I’ve done this frequently in the past three months. After establishing my first habit, I thought I wanted to work on the times I woke up and went to bed. It made sense in my mind that this was a foundational habit for me to have for a stable working life. I made different decisions on my bedtime routine, the alarms I used, the times I woke up, all to realize that maybe I just wasn’t ready to establish this habit. So, I approached my habit building from a different angle and chose a different habit that I thought would help me out. And it worked – but more on that in upcoming posts.

3. You may have to dedicate yourself to one habit – but that doesn’t mean you can’t do anything else

So, I’ve got to tread lightly here. The point of taking 30 days to develop a habit means that, yes, you are completely dedicated towards making that habit your priority.Tackling one habit at a time is supposed to be a softer, easier way to develop habits for folks that may already be overwhelmed or don’t enjoy living in a self-betterment bootcamp. However, once you start this process, the effects may surprise you.

I was blown away by the deluge of inspiration and new ideas I had during and after the creation of each habit. I was scribbling down ideas like a mad woman, started up a book group and a religious discussion group, and was more social than I had been in ages. It was like opening the floodgates – I had given my imagination permission to romp around, because I knew I was on track in my habit building.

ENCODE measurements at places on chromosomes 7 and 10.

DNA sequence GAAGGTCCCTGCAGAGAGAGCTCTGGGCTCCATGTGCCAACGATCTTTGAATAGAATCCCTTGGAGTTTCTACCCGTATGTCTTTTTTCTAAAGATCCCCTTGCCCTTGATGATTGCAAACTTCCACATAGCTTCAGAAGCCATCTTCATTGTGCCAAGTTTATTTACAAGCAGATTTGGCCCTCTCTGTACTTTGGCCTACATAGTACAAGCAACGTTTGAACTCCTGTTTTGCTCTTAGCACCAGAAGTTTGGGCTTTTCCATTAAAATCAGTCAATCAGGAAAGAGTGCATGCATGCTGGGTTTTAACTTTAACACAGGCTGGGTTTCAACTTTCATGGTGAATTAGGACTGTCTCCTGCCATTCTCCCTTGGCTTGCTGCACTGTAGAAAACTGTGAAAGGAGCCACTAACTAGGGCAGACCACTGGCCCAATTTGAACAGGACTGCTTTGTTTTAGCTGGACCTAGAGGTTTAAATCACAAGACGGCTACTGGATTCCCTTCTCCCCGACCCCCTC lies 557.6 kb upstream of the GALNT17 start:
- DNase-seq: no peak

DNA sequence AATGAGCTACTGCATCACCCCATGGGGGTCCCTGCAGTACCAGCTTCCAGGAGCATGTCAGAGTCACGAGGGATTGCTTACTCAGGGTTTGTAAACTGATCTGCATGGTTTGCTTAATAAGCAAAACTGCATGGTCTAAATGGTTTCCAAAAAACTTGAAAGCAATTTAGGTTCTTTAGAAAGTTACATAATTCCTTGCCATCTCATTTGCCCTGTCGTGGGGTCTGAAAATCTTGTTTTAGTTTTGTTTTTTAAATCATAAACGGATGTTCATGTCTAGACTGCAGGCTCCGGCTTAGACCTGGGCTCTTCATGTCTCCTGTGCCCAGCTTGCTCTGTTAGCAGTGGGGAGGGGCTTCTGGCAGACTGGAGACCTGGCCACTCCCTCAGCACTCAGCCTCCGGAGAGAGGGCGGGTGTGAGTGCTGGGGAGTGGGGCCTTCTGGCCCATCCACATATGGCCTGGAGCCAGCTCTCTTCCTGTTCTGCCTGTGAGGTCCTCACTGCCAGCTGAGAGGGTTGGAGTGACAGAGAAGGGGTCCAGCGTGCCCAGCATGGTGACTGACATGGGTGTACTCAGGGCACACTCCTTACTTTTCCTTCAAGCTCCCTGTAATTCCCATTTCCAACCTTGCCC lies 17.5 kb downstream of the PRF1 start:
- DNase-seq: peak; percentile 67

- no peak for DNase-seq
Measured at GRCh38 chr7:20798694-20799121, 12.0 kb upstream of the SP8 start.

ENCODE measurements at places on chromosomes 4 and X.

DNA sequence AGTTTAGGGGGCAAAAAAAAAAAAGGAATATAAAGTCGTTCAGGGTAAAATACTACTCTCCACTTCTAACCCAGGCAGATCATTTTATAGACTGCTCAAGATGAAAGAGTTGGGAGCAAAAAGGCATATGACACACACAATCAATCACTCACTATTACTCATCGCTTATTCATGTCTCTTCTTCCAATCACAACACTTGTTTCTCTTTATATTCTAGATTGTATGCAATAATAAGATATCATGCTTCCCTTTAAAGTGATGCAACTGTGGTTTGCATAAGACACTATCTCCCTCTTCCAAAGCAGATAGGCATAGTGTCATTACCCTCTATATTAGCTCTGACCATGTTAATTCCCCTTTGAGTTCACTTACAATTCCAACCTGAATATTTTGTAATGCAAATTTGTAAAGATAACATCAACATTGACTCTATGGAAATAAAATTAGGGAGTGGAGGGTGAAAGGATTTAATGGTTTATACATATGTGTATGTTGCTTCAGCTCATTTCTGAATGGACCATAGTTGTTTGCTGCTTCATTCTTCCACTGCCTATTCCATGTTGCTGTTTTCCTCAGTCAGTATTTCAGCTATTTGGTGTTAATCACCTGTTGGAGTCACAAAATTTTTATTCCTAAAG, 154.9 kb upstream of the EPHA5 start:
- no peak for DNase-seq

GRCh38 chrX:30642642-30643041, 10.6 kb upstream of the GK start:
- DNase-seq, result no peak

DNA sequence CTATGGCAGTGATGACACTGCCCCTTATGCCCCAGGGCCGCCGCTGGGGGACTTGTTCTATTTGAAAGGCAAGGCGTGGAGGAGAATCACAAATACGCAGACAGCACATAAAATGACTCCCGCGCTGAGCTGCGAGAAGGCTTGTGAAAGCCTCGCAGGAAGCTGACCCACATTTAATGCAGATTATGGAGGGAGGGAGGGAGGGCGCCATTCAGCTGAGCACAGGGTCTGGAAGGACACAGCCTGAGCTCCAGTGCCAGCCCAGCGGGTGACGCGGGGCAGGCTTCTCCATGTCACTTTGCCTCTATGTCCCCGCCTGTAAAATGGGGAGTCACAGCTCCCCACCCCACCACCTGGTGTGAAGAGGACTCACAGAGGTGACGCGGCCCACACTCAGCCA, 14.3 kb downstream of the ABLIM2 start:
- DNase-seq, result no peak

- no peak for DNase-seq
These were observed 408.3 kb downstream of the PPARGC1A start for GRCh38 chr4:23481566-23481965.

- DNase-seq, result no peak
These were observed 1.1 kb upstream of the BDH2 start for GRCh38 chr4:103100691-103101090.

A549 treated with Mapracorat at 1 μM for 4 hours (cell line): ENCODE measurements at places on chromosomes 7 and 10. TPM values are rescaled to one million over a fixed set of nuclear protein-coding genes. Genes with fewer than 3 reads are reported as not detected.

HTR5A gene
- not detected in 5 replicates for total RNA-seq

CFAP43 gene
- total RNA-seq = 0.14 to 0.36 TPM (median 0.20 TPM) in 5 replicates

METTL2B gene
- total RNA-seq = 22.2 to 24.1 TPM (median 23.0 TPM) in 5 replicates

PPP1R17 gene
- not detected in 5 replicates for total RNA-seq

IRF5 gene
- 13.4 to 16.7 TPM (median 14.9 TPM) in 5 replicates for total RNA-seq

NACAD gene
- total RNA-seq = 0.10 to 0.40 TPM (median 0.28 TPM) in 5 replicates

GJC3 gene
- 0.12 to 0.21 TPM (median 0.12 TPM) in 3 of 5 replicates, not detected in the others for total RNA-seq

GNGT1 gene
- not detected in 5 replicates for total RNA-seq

In other words, my advice here is really to just relax and enjoy the process. If you start feeling more productive and inspired, feel free to capitalize on it – but don’t bully yourself. Starting and finishing projects here and there is fine. You’re experimenting – and you’re already doing your homework anyway.

That’s it! Those are my big three reflections so far. I’m sure that I’ll stumble upon more as I go. Have any of you started 30 day challenges? I’ve seen many authors writing about this sort of experiment and would love to hear if anyone has any similar experiences.🙂

Talents, Traits, Skills, Professions, Oh My!

The following blog post is based loosely on World of Warcraft and Guild Wars 2 MMOs because besides the week of Final Fantasy XI I played in high school, those have been my MMOs of choice. 

The title and description of this blog had to come into play at some point; “Level Up: Because We All Need The XP,” is a play on the fact that while I graduated college with no real world experience (due to amusing events beyond my control), I have plenty of in-game and in-story experience. It would be a mockery of my first 20 or so years to pretend that all that play had *zero* utility for understanding the world, so without further ado: how MMO character structures can parallel our real world personalities. But first things first: